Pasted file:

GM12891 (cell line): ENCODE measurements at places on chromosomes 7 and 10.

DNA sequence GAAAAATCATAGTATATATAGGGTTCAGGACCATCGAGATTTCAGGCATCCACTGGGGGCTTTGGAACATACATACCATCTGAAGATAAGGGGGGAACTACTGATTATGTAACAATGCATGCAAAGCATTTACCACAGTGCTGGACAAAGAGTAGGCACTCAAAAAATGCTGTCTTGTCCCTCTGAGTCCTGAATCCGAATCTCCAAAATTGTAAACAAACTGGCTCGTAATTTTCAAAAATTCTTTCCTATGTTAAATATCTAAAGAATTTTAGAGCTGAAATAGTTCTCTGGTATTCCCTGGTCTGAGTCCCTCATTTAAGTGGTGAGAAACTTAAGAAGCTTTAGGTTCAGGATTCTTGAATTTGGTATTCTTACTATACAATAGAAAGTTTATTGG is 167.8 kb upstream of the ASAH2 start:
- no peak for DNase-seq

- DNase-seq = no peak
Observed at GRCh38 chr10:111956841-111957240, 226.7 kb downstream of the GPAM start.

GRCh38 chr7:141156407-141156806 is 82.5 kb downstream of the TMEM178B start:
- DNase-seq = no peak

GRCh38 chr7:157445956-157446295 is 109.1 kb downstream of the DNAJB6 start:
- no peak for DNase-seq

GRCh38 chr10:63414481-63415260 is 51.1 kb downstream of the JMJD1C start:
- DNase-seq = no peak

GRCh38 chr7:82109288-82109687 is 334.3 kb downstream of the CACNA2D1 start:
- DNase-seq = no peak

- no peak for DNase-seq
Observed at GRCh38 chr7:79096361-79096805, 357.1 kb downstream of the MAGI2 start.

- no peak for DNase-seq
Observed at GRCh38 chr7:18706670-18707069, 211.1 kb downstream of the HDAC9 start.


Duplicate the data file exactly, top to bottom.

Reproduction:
GM12891 (cell line): ENCODE measurements at places on chromosomes 7 and 10.

DNA sequence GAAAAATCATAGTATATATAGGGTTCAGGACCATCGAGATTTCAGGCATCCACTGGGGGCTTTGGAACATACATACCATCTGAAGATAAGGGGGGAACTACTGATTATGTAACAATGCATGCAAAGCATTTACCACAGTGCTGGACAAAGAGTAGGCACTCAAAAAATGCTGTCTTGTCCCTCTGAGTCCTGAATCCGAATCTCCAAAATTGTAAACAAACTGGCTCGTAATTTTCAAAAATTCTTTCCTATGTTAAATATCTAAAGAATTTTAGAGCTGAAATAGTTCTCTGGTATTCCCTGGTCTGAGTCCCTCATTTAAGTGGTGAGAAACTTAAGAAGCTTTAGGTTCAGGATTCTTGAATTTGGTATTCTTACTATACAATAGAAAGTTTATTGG is 167.8 kb upstream of the ASAH2 start:
- no peak for DNase-seq

- DNase-seq = no peak
Observed at GRCh38 chr10:111956841-111957240, 226.7 kb downstream of the GPAM start.

GRCh38 chr7:141156407-141156806 is 82.5 kb downstream of the TMEM178B start:
- DNase-seq = no peak

GRCh38 chr7:157445956-157446295 is 109.1 kb downstream of the DNAJB6 start:
- no peak for DNase-seq

GRCh38 chr10:63414481-63415260 is 51.1 kb downstream of the JMJD1C start:
- DNase-seq = no peak

GRCh38 chr7:82109288-82109687 is 334.3 kb downstream of the CACNA2D1 start:
- DNase-seq = no peak

- no peak for DNase-seq
Observed at GRCh38 chr7:79096361-79096805, 357.1 kb downstream of the MAGI2 start.

- no peak for DNase-seq
Observed at GRCh38 chr7:18706670-18707069, 211.1 kb downstream of the HDAC9 start.